Between 2011 and 2013, a gargantuan structure took shape in the Utah desert. Covering one million square feet and costing over a billion dollars, the facility is the largest data center of the National Security Agency to date. Designed to hold what the Washington Post called “oceans of bulk data,” it’s a tangible manifestation of an American empire based in virtual space, a modern-day watchtower for electronic surveillance.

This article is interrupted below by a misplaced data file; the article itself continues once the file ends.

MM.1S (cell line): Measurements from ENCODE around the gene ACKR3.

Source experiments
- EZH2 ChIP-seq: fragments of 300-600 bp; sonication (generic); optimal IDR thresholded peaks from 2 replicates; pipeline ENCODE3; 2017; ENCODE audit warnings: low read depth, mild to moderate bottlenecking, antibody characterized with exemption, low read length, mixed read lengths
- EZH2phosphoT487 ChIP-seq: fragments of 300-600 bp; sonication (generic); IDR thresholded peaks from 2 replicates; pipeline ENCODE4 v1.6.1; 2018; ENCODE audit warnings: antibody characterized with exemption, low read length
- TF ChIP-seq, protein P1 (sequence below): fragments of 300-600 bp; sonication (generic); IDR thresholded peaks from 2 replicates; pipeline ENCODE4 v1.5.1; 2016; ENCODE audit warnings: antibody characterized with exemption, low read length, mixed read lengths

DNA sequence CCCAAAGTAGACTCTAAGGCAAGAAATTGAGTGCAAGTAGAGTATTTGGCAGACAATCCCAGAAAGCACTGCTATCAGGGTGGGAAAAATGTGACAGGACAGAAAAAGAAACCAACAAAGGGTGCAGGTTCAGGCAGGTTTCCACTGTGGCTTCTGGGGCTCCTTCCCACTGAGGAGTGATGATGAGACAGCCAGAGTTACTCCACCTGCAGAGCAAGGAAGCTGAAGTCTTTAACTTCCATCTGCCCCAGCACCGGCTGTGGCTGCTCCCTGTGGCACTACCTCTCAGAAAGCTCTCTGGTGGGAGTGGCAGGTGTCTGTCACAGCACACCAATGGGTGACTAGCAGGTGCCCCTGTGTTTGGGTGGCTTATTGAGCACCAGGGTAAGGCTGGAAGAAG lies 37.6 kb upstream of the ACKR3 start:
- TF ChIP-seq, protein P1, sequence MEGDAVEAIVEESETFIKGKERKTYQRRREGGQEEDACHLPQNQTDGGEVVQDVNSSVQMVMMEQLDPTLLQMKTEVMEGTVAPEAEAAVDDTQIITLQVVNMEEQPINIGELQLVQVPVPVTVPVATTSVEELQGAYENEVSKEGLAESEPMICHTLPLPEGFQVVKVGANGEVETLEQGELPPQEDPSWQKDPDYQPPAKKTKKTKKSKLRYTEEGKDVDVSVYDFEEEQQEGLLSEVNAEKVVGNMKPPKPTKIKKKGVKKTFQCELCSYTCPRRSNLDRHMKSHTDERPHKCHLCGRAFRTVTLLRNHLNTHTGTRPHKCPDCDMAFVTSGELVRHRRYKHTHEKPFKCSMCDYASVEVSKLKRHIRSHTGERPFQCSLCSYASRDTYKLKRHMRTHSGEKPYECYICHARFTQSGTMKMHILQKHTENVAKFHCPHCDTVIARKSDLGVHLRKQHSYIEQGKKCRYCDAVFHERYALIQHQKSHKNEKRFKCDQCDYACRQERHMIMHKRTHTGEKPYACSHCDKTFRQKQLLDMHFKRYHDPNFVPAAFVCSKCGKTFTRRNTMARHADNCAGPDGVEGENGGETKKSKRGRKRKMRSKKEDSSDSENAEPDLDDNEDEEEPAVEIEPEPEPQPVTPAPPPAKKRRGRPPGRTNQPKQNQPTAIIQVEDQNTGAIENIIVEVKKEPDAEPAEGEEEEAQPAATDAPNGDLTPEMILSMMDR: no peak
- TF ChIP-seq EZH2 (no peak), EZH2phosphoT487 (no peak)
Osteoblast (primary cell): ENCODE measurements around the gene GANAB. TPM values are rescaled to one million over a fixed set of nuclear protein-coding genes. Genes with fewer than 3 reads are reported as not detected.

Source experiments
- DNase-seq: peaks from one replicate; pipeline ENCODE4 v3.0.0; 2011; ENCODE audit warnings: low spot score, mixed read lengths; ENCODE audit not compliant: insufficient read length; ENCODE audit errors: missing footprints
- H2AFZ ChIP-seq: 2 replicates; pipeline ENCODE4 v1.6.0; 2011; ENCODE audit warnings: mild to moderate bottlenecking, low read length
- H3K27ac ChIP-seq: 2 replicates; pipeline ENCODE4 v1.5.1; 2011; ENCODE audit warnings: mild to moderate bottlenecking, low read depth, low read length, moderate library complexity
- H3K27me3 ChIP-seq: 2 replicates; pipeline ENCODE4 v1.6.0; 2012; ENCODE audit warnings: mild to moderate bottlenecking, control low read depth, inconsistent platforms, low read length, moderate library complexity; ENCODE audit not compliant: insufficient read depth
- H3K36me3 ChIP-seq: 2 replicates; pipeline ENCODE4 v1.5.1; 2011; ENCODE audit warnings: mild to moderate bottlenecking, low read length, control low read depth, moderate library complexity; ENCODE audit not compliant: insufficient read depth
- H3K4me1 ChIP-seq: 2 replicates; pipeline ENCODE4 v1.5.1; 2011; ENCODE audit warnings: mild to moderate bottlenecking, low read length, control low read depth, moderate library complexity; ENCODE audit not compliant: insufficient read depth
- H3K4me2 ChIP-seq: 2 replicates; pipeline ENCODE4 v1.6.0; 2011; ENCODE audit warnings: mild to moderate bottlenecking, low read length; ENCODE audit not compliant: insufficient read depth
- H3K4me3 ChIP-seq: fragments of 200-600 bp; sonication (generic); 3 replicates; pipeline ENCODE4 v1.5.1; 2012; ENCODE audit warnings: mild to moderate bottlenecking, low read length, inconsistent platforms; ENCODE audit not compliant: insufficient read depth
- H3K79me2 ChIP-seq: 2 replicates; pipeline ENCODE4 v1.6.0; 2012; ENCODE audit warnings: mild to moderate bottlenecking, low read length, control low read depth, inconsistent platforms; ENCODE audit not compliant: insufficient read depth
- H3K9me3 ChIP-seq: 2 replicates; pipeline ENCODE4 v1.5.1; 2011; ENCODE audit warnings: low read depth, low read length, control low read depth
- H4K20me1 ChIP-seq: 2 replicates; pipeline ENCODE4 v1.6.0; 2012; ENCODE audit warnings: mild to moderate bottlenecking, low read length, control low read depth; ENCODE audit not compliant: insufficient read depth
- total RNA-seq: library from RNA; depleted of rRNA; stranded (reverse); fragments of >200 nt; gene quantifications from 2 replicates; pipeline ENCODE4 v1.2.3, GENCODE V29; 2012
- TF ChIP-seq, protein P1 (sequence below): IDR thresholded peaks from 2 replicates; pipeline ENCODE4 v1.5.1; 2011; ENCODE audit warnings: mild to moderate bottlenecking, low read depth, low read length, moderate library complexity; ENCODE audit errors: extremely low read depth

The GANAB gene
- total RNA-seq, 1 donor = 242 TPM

The scope of US surveillance had been far less conspicuous than the NSA’s architecture (which itself is off limits to the public) until the release in 2013 of top-secret NSA documents by the computer analyst Edward Snowden. These revelations were particularly significant for Ben Wizner, director of the American Civil Liberties Union’s Speech, Privacy & Technology Project. Wizner had for years been bringing cases challenging the legality of surveillance programs, only to see them dismissed due to lack of “standing”—plaintiffs were unable to prove they were subjected to secret surveillance activities. The unmasking of NSA programs has placed Wizner upon decidedly firmer ground. Shortly after the world learned of Snowden, Wizner became his legal advisor. [Read more]
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